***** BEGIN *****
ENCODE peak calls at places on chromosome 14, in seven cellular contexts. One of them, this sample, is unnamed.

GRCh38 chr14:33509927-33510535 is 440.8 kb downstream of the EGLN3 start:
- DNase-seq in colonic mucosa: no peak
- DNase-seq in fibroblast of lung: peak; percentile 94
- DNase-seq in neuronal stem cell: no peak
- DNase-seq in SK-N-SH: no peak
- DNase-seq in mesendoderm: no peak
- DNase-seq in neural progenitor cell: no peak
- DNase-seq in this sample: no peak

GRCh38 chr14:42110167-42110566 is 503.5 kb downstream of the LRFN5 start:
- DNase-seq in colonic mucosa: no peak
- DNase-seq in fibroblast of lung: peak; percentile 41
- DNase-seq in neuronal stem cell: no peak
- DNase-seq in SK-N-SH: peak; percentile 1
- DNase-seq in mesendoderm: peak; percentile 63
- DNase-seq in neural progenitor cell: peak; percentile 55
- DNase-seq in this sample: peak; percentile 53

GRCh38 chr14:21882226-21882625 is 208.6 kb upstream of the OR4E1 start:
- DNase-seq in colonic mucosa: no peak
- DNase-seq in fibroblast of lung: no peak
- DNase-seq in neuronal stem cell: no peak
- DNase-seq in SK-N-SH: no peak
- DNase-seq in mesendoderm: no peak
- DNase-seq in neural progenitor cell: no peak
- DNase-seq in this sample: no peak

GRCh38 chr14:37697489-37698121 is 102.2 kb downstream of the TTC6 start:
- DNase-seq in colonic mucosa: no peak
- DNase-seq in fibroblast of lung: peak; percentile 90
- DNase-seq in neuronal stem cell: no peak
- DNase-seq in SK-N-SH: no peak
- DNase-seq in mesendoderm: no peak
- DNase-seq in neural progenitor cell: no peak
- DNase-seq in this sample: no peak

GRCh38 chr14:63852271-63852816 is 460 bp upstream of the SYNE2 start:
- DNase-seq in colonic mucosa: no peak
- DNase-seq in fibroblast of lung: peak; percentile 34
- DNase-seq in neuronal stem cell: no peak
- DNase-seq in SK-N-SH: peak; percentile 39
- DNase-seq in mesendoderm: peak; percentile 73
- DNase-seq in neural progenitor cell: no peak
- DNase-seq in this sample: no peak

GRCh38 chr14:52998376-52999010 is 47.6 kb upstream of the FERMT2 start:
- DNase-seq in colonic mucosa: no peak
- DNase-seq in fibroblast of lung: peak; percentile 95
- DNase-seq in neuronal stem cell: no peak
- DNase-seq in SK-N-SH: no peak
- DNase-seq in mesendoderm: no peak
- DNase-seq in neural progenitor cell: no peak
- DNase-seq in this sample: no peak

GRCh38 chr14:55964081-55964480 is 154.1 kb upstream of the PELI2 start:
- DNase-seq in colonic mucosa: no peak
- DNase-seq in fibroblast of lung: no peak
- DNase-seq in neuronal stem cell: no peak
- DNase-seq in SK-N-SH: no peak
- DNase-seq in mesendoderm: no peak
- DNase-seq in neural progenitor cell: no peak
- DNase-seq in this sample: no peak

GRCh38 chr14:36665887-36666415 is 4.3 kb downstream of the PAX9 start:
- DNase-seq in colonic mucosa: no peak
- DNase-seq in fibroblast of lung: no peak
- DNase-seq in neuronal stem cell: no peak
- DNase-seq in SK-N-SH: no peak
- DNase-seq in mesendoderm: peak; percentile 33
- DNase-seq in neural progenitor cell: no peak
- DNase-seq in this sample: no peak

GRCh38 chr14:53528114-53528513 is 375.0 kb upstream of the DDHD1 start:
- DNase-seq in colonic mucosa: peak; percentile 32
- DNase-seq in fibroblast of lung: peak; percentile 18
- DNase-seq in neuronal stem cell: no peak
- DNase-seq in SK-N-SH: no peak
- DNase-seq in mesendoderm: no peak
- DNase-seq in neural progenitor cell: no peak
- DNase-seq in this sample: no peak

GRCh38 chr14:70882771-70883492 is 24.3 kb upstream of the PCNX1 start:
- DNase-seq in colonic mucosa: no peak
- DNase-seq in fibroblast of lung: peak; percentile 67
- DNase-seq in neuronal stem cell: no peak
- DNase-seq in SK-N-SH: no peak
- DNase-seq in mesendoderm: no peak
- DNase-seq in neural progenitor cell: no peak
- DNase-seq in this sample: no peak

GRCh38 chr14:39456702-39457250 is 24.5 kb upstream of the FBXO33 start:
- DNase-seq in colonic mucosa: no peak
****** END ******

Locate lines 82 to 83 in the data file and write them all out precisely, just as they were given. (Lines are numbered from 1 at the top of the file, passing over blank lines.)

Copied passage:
GRCh38 chr14:39456702-39457250 is 24.5 kb upstream of the FBXO33 start:
- DNase-seq in colonic mucosa: no peak